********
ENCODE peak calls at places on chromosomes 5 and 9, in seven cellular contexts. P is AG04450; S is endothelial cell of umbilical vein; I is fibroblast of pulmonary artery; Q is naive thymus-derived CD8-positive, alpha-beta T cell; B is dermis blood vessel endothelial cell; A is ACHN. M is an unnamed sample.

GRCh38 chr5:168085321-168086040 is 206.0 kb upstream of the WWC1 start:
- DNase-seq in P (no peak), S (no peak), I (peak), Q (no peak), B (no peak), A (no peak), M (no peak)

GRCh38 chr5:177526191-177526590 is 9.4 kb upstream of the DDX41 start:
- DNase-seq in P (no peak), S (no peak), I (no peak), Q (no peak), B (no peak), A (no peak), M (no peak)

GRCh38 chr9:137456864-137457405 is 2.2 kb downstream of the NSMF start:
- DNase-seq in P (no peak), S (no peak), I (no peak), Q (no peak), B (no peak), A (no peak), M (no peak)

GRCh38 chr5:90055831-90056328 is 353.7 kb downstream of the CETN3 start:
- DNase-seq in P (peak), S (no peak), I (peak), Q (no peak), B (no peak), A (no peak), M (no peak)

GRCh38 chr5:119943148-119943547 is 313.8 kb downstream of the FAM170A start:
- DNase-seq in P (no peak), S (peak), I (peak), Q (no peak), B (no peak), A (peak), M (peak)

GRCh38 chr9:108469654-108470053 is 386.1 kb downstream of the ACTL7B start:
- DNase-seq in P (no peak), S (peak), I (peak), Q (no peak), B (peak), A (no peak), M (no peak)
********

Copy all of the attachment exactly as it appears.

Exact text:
ENCODE peak calls at places on chromosomes 5 and 9, in seven cellular contexts. P is AG04450; S is endothelial cell of umbilical vein; I is fibroblast of pulmonary artery; Q is naive thymus-derived CD8-positive, alpha-beta T cell; B is dermis blood vessel endothelial cell; A is ACHN. M is an unnamed sample.

GRCh38 chr5:168085321-168086040 is 206.0 kb upstream of the WWC1 start:
- DNase-seq in P (no peak), S (no peak), I (peak), Q (no peak), B (no peak), A (no peak), M (no peak)

GRCh38 chr5:177526191-177526590 is 9.4 kb upstream of the DDX41 start:
- DNase-seq in P (no peak), S (no peak), I (no peak), Q (no peak), B (no peak), A (no peak), M (no peak)

GRCh38 chr9:137456864-137457405 is 2.2 kb downstream of the NSMF start:
- DNase-seq in P (no peak), S (no peak), I (no peak), Q (no peak), B (no peak), A (no peak), M (no peak)

GRCh38 chr5:90055831-90056328 is 353.7 kb downstream of the CETN3 start:
- DNase-seq in P (peak), S (no peak), I (peak), Q (no peak), B (no peak), A (no peak), M (no peak)

GRCh38 chr5:119943148-119943547 is 313.8 kb downstream of the FAM170A start:
- DNase-seq in P (no peak), S (peak), I (peak), Q (no peak), B (no peak), A (peak), M (peak)

GRCh38 chr9:108469654-108470053 is 386.1 kb downstream of the ACTL7B start:
- DNase-seq in P (no peak), S (peak), I (peak), Q (no peak), B (peak), A (no peak), M (no peak)